- Henry Moore
- Reclining figure no. 7
- Inscribed with the signature Moore, stamped with the foundry mark H. Noack Berlin and numbered 8/9
- Length: 39 3/8 in.
- 100 cm
Jeffrey Loria, New York
Acquired from the above circa 1980-82
Alan Bowness, ed., Henry Moore, Sculpture and Drawings, vol. 5, London, 1983, no. 752, illustrations of other casts pls. 158-61Henry Moore, The Reclining Figure (exhibition catalogue), Columbus Museum of Art ,1984, illustration of another cast p. 102
Moore's preference for the reclining figure as a subject of his sculpture is well-documented. In interviews he explained his predilection for this form, and the spatial challenges that it presented for him. One of his most succinct explanations was published in his self-titled monograph in the final years of his life: "There are three fundamental poses of the human figure. One is standing, the other is seated, and the third is lying down.... But of the three poses, the reclining figure gives the most freedom, compositionally and spatially. The seated figure has to have something to sit on. You can't free it from its pedestal. A reclining figure can recline on any surface. It is free and stable at the same time. It fits in with my belief that sculpture should be permanent, should last for eternity. Also, it has repose. And it suits me ─ if you know what I mean." (quoted in Henry Moore, The Reclining Figure, Columbus Museum of Art (exhibition catalogue), 1984, p. 26).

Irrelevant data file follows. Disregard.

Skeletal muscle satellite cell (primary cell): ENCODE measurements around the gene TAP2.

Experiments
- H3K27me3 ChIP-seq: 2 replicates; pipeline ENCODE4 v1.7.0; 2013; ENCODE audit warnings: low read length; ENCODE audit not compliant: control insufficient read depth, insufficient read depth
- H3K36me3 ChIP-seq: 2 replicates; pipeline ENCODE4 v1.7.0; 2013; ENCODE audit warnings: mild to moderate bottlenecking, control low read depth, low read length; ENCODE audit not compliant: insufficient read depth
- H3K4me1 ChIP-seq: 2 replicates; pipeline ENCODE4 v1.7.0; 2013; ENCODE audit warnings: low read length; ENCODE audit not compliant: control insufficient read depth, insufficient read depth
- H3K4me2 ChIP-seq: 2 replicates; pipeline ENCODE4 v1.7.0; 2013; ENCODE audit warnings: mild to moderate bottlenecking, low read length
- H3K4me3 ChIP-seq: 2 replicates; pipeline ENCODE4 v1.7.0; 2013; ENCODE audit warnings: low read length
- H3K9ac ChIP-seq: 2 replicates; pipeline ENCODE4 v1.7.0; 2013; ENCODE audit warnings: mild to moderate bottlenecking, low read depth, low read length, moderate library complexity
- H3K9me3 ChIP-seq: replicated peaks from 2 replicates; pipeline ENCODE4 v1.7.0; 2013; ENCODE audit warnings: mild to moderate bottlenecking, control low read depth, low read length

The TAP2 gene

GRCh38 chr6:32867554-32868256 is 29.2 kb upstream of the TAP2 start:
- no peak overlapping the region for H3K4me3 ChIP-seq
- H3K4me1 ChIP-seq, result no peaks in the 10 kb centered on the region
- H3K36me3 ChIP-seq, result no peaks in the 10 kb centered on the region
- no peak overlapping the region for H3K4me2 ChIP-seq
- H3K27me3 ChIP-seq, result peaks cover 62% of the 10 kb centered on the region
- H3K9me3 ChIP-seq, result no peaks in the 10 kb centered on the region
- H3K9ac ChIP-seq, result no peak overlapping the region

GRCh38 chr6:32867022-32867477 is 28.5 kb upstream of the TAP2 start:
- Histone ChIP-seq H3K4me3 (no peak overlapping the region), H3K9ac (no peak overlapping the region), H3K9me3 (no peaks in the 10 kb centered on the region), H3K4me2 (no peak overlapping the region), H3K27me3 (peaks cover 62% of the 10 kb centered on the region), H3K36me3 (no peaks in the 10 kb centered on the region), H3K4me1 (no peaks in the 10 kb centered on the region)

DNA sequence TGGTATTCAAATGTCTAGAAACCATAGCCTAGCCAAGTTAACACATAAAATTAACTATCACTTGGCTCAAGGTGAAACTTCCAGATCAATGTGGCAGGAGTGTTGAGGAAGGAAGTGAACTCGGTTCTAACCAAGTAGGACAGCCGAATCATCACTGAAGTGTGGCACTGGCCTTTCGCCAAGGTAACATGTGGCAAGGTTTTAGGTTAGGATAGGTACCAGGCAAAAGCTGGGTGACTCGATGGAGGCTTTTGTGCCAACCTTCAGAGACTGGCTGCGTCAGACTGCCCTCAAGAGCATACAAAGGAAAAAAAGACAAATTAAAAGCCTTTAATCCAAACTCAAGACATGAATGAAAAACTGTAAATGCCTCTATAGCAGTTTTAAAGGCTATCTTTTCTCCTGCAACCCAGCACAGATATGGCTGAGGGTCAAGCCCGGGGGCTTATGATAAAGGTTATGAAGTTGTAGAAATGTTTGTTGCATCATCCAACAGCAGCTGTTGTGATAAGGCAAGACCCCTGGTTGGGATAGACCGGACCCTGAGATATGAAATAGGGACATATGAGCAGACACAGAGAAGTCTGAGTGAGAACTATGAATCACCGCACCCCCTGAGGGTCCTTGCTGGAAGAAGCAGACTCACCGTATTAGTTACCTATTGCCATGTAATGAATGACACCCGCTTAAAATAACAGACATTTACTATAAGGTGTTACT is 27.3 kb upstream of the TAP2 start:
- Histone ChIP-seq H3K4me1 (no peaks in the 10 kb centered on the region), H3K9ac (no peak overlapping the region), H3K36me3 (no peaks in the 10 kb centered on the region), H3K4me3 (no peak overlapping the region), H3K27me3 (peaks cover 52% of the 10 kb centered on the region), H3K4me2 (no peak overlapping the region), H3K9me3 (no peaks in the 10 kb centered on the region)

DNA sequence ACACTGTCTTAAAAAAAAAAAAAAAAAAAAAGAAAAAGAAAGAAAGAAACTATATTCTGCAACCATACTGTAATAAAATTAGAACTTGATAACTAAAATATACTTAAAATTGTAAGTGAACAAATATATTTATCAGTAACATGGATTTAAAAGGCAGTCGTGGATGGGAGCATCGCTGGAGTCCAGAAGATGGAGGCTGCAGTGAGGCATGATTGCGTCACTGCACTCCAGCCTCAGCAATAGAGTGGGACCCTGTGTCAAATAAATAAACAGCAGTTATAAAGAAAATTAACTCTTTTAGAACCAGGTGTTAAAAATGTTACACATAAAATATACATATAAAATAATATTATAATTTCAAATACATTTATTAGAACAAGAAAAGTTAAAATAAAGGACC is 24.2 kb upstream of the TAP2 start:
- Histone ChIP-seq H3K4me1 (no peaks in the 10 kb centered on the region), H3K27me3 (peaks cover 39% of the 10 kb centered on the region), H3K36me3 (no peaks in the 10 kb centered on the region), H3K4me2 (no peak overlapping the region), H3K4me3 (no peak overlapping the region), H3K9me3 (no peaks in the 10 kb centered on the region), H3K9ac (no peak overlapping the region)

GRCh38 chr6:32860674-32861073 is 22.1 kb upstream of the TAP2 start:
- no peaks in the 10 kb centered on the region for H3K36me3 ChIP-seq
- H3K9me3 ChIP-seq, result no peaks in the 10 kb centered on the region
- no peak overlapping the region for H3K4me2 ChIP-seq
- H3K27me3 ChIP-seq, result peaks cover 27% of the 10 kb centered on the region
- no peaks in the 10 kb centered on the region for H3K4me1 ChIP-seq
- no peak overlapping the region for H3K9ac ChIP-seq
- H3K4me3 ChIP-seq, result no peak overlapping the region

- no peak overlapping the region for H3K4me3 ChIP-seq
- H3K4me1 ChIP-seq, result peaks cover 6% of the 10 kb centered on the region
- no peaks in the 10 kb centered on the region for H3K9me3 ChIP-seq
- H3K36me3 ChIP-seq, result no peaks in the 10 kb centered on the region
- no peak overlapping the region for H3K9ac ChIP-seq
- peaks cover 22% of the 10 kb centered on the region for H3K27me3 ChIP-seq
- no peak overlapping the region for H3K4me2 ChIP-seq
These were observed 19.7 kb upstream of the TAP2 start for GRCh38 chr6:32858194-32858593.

Sir Kenneth Clark, whose definitive essays on Michelangelo and the Italian Renaissance have become legendary in the field of art history, recognized Moore as the great visionary of European sculpture. "The popular conception of Moore as the master of the reclining figure is correct. His vertical motifs, the internal/external forms and agonized columns, marvellous as they are, have been episodes. The reclining figure had reappeared at every phase of his work, and in the last few years has been the basis of his greatest sculpture." (K.Clark, quoted in Henry Moore, The Reclining Figure, Columbus Museum of Art (exhibition catalogue), 1984, p. 4).
The present bronze is the eighth in a numbered edition of nine, plus one artist's proof.